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The Alphabet Killer

May 12, 2010

The Alphabet Killer

The Alphabet Killer

This film tries to blend itself between true crime and horror, unfortunately it leans more to the horror aspect, which is where it fails.  The story is initially interesting as it starts with a double homicide and then moves into the realm of psychological horror film.  Visually it is solid, but it isn’t all that great.

It starts in Rochester, NY where a double homicide has taken place.  Megan Paige, an over zealous police officer, takes on this case and becomes very personally involved in it.  She develops schizophrenia and starts hallucinating about the victims becoming more and more obsessed with the case.  This puts stress on her fiancee, Kenneth, and eventually leads to a violent breakdown.  After going into treatment for two years, she returns to the force, cleared for desk duty.  When a call comes in of another murder and she dives back into the case vowing to solve it, with or without the help of the police.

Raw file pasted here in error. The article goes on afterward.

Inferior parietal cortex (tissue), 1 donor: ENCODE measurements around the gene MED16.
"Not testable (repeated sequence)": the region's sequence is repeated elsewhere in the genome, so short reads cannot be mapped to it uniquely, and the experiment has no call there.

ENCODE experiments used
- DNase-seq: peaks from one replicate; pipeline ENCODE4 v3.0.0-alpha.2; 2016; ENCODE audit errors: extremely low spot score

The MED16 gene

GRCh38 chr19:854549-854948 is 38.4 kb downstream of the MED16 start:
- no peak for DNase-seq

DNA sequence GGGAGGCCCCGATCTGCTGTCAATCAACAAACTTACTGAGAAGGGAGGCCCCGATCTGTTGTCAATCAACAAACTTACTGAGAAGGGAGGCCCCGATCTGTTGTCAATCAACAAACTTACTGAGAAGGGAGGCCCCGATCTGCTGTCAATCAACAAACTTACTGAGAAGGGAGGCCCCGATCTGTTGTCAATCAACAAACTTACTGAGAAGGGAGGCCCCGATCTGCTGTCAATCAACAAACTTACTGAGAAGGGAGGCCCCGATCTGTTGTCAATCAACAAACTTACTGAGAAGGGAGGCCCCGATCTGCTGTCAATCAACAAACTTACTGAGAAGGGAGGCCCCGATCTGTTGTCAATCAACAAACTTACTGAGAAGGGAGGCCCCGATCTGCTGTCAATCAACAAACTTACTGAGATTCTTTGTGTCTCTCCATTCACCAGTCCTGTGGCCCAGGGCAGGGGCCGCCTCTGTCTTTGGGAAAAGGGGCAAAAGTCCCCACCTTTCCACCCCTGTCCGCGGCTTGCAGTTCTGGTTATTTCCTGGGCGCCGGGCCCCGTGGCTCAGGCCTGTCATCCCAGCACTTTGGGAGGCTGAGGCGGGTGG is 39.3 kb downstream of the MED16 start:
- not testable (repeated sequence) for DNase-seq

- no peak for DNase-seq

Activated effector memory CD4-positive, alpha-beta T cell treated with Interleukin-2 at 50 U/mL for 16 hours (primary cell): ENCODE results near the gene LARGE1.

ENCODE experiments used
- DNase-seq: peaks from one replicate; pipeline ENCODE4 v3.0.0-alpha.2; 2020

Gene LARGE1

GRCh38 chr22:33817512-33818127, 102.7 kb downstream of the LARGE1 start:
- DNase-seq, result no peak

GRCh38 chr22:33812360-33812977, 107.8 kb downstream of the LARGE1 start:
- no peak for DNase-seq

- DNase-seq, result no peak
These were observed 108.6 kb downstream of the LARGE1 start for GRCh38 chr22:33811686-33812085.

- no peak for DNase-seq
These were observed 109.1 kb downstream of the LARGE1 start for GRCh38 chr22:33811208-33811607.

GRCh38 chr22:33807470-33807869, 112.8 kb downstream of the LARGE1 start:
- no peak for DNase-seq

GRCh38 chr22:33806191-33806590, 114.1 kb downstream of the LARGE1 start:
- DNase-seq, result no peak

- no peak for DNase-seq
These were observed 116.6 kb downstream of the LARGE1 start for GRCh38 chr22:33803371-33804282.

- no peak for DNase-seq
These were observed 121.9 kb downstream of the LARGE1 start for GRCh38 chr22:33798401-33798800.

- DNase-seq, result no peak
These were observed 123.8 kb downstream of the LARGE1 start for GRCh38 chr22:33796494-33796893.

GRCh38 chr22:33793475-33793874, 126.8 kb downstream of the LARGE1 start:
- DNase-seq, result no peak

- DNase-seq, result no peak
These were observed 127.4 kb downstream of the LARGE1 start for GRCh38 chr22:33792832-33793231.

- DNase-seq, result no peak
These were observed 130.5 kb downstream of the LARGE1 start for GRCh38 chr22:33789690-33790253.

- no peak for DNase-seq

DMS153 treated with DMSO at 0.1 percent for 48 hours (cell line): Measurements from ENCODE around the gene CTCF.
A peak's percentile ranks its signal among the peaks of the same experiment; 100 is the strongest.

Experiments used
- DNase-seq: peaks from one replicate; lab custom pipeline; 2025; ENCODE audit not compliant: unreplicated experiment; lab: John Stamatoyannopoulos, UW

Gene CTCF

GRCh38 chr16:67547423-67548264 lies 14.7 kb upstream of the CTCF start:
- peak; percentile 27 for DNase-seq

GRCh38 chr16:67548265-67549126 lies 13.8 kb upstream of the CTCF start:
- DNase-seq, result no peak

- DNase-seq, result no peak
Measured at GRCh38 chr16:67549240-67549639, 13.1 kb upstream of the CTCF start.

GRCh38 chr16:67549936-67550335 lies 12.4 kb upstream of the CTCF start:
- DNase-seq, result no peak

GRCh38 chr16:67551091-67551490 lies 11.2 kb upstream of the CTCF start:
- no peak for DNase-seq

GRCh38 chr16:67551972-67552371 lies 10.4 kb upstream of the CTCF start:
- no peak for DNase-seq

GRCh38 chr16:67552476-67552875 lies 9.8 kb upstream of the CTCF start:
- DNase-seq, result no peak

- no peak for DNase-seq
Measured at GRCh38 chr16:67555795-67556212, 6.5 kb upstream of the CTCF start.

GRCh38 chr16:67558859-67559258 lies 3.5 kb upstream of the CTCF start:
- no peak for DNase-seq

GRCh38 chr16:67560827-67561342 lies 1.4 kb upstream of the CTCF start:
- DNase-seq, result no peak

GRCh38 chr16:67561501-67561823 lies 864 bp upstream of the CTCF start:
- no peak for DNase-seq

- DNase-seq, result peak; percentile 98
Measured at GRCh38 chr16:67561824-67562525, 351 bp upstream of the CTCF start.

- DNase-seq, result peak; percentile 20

The acting in this film is pretty suspect.  Eliza Dushku plays, from Dollhouse, doesn’t really fit in this role.  She just seems very stiff in her role and comes across as kind of annoying.  And she dominates the film.  Cary Elwes plays Kenneth, Paige’s fiancee, and he just isn’t all that interesting in this role.  His role seems to be very secondary and they really don’t develop him.  Timothy Hutton, probably the biggest name in this film, and his role is solid, but not all that impressive.  The talent just doesn’t come together for their roles, mainly thanks to the poorly crafted story.

Visually this film is average, when set in reality, it actually comes across as a pretty tough true crime sort of film, but when it jumps into the horror aspect, it becomes very cliche in how it looks.  Rob Schmidt, director of Wrong Turn, simply isn’t good enough to blend the two aspects.  His previous forays have always been into horror, and this film would have worked better if he had stuck to a single genre instead of jumping between the two.  Much of that problem, though, can be placed on Tom Malloy, the screenwriter.  His story is just a really poor retelling and unfocused retelling of something that has actual events to be based on, it is hard to know how he ended up with it going so poorly.

This is a film that I would recommend skipping.  There is nothing that really draws you into watching this film that is worth while.  I don’t mind true crime films (even though you look at my review of Zodiac it might not seem like it), but they need to be much better focused then they currently are.  I’d definitely recommend Zodiac over this film.

Entertainment Grade: F

Critical Grade: D-

Overall Grade: F

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